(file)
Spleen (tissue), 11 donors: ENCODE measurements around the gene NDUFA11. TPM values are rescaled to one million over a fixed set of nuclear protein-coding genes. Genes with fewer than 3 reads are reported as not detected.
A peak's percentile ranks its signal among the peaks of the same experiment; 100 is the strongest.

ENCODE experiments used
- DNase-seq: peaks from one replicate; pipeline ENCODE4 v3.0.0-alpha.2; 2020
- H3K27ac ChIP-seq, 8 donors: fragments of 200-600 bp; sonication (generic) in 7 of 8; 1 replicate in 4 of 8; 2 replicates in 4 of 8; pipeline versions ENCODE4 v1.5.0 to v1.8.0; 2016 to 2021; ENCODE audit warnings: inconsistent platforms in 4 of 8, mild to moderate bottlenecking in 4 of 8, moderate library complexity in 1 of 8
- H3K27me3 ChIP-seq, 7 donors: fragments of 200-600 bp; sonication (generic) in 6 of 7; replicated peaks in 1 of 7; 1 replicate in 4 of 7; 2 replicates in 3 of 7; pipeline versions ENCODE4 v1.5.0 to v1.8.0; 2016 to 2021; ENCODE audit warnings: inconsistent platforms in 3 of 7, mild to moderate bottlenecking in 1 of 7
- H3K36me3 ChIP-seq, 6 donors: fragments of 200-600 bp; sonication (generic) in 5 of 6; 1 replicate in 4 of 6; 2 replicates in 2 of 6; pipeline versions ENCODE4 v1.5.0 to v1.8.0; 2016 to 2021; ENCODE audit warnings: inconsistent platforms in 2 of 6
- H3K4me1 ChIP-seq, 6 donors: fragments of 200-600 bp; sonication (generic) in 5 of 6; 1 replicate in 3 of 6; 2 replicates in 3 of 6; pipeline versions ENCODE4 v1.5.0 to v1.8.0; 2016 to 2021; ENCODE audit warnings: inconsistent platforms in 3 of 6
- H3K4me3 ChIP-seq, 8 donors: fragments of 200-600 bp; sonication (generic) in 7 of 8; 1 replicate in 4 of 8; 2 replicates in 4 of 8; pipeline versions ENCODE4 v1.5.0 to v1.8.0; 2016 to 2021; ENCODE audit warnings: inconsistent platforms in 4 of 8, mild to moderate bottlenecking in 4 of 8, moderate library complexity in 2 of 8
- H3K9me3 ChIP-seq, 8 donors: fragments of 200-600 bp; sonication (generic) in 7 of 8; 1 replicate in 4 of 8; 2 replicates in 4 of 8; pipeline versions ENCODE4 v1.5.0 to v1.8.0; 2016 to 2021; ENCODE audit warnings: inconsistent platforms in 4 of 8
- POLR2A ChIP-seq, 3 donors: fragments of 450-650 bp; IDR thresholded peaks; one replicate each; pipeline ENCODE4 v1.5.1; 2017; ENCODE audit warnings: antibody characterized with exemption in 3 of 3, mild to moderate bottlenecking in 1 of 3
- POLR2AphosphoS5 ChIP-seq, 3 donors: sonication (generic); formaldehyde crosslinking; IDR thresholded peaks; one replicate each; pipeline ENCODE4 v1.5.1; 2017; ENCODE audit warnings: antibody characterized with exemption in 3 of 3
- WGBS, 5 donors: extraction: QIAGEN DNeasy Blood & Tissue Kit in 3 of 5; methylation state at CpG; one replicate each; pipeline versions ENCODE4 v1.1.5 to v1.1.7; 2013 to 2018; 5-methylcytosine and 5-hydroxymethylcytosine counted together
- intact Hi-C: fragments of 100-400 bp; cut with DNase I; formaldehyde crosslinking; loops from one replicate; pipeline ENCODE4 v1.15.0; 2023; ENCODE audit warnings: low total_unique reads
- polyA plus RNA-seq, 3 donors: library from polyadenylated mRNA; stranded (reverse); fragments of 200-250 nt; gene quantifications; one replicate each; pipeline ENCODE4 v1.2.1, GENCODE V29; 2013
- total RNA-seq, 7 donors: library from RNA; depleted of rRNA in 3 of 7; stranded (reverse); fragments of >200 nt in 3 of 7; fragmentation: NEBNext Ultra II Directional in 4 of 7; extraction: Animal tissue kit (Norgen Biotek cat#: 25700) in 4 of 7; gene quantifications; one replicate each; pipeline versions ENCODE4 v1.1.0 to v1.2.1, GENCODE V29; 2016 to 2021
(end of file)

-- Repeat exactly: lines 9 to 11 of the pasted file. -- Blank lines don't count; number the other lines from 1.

- H3K4me3 ChIP-seq, 8 donors: fragments of 200-600 bp; sonication (generic) in 7 of 8; 1 replicate in 4 of 8; 2 replicates in 4 of 8; pipeline versions ENCODE4 v1.5.0 to v1.8.0; 2016 to 2021; ENCODE audit warnings: inconsistent platforms in 4 of 8, mild to moderate bottlenecking in 4 of 8, moderate library complexity in 2 of 8
- H3K9me3 ChIP-seq, 8 donors: fragments of 200-600 bp; sonication (generic) in 7 of 8; 1 replicate in 4 of 8; 2 replicates in 4 of 8; pipeline versions ENCODE4 v1.5.0 to v1.8.0; 2016 to 2021; ENCODE audit warnings: inconsistent platforms in 4 of 8
- POLR2A ChIP-seq, 3 donors: fragments of 450-650 bp; IDR thresholded peaks; one replicate each; pipeline ENCODE4 v1.5.1; 2017; ENCODE audit warnings: antibody characterized with exemption in 3 of 3, mild to moderate bottlenecking in 1 of 3